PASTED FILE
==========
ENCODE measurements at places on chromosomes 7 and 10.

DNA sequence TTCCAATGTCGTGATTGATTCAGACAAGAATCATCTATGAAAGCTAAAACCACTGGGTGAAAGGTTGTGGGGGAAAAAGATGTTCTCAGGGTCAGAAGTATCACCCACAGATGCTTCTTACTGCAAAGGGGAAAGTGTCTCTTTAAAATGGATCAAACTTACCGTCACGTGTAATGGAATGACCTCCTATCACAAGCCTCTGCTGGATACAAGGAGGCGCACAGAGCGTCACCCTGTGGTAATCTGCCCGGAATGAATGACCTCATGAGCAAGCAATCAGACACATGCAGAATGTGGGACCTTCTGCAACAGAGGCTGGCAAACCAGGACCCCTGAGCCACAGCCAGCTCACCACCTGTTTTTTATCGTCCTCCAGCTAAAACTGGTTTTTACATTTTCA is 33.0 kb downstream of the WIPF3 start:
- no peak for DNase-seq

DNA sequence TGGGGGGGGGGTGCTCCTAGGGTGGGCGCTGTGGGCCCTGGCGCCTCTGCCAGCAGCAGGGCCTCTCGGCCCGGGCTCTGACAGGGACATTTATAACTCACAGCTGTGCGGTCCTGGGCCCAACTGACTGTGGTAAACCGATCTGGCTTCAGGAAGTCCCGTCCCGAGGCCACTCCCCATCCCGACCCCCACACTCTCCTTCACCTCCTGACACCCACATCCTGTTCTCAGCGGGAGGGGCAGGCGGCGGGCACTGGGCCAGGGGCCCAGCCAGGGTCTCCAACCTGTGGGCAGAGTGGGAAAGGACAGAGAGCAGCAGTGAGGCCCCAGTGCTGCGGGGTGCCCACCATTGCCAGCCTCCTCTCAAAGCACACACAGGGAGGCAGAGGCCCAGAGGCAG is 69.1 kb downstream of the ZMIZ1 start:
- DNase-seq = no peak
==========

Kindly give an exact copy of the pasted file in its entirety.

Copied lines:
ENCODE measurements at places on chromosomes 7 and 10.

DNA sequence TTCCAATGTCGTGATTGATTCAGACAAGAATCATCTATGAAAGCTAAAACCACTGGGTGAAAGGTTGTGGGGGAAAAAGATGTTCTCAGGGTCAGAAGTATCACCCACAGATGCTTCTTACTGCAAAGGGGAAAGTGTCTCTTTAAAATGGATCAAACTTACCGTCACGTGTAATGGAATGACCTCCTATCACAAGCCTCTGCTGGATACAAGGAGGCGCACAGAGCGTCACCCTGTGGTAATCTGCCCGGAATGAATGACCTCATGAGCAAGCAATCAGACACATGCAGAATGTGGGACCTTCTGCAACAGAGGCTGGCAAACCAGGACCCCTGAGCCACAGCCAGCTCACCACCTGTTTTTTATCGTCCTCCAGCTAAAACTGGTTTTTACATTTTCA is 33.0 kb downstream of the WIPF3 start:
- no peak for DNase-seq

DNA sequence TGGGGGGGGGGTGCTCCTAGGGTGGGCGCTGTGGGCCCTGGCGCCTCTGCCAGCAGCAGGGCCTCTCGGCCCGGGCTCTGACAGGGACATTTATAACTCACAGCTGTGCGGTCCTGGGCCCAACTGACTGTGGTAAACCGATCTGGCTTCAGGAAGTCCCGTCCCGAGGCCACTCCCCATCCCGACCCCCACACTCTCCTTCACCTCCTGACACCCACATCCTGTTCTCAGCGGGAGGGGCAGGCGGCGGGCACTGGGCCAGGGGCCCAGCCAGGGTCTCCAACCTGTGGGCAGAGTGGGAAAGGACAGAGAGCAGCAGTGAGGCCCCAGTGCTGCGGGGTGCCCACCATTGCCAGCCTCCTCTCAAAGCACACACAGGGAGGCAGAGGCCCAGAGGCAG is 69.1 kb downstream of the ZMIZ1 start:
- DNase-seq = no peak